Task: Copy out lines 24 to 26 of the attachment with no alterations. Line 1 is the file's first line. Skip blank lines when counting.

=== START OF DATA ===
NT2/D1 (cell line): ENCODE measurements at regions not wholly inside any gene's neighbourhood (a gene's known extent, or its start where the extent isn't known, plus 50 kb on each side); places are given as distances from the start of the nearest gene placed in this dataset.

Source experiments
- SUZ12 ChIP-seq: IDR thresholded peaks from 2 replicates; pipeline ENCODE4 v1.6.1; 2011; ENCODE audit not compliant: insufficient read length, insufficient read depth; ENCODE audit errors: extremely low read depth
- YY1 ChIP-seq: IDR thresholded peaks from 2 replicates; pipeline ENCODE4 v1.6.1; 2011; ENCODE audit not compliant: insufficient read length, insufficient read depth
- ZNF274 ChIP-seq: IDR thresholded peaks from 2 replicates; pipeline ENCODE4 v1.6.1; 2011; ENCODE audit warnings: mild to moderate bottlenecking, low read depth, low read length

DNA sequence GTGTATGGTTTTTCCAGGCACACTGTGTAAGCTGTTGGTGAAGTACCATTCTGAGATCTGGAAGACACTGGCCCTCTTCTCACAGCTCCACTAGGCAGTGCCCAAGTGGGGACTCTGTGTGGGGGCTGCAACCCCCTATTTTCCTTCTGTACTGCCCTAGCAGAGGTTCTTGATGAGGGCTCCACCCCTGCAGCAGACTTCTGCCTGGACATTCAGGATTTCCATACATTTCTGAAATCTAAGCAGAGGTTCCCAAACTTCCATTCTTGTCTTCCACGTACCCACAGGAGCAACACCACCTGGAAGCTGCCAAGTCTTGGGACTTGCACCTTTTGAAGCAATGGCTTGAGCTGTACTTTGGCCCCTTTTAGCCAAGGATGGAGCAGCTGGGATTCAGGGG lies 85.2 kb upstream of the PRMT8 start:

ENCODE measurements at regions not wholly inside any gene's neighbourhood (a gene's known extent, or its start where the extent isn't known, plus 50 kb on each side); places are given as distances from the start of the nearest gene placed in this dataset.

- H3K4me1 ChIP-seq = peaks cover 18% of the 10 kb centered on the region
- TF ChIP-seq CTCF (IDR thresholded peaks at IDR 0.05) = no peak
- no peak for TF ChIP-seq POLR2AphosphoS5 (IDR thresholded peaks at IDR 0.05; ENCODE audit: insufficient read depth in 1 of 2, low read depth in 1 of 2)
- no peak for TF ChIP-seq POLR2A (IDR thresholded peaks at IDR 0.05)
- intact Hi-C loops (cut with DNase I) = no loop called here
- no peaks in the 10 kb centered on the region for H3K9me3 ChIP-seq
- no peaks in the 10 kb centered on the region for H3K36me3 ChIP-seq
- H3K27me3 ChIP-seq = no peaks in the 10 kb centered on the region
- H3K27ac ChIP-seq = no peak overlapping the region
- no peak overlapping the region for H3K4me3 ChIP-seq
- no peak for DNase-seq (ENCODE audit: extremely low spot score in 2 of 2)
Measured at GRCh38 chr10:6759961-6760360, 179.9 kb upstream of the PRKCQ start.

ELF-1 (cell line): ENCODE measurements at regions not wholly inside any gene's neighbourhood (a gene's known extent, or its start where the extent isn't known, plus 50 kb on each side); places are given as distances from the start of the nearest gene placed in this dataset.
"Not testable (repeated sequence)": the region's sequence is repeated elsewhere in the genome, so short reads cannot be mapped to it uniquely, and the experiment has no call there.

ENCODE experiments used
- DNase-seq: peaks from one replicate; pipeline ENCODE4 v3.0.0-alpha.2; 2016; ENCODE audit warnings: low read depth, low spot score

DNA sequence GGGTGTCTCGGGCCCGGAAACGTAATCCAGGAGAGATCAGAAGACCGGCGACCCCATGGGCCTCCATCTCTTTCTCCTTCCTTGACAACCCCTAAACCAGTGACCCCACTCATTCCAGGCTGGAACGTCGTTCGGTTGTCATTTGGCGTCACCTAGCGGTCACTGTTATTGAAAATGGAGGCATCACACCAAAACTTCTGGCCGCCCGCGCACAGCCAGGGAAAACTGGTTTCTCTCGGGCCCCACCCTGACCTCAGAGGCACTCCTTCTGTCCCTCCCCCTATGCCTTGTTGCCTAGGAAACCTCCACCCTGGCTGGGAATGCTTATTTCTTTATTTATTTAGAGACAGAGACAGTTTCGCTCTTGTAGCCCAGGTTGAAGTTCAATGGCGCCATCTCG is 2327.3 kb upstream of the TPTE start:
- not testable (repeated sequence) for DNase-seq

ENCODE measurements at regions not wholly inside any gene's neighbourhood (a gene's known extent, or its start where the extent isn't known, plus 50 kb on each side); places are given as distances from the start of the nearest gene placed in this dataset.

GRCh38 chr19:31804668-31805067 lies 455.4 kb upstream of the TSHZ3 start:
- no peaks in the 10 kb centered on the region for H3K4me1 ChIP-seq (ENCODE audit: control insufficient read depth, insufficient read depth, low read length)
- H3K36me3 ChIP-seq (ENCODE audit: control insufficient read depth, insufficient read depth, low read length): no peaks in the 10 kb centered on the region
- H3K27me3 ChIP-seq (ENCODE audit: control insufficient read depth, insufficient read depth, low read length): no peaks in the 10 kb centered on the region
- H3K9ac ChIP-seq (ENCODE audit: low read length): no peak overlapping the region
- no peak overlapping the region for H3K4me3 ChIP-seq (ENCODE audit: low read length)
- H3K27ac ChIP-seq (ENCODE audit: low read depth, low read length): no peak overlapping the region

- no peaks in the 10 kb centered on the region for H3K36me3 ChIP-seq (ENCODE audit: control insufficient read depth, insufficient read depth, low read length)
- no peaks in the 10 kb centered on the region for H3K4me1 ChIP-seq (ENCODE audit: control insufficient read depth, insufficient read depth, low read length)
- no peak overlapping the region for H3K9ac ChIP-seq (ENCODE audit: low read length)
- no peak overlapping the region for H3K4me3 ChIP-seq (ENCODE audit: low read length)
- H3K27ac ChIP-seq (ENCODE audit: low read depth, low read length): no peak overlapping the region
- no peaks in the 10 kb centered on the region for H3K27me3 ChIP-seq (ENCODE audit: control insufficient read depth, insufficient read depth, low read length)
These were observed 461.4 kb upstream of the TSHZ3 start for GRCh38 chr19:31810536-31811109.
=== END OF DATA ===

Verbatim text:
DNA sequence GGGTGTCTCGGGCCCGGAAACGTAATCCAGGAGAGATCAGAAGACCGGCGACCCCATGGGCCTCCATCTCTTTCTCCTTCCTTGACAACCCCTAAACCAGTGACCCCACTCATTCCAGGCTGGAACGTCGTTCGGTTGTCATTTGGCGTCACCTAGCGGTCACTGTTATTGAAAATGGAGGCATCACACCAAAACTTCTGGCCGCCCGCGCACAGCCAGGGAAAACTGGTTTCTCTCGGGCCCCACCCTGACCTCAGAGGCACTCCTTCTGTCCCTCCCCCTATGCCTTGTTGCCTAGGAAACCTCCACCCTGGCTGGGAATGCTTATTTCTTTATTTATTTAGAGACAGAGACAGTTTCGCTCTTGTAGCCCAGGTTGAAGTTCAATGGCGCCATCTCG is 2327.3 kb upstream of the TPTE start:
- not testable (repeated sequence) for DNase-seq

ENCODE measurements at regions not wholly inside any gene's neighbourhood (a gene's known extent, or its start where the extent isn't known, plus 50 kb on each side); places are given as distances from the start of the nearest gene placed in this dataset.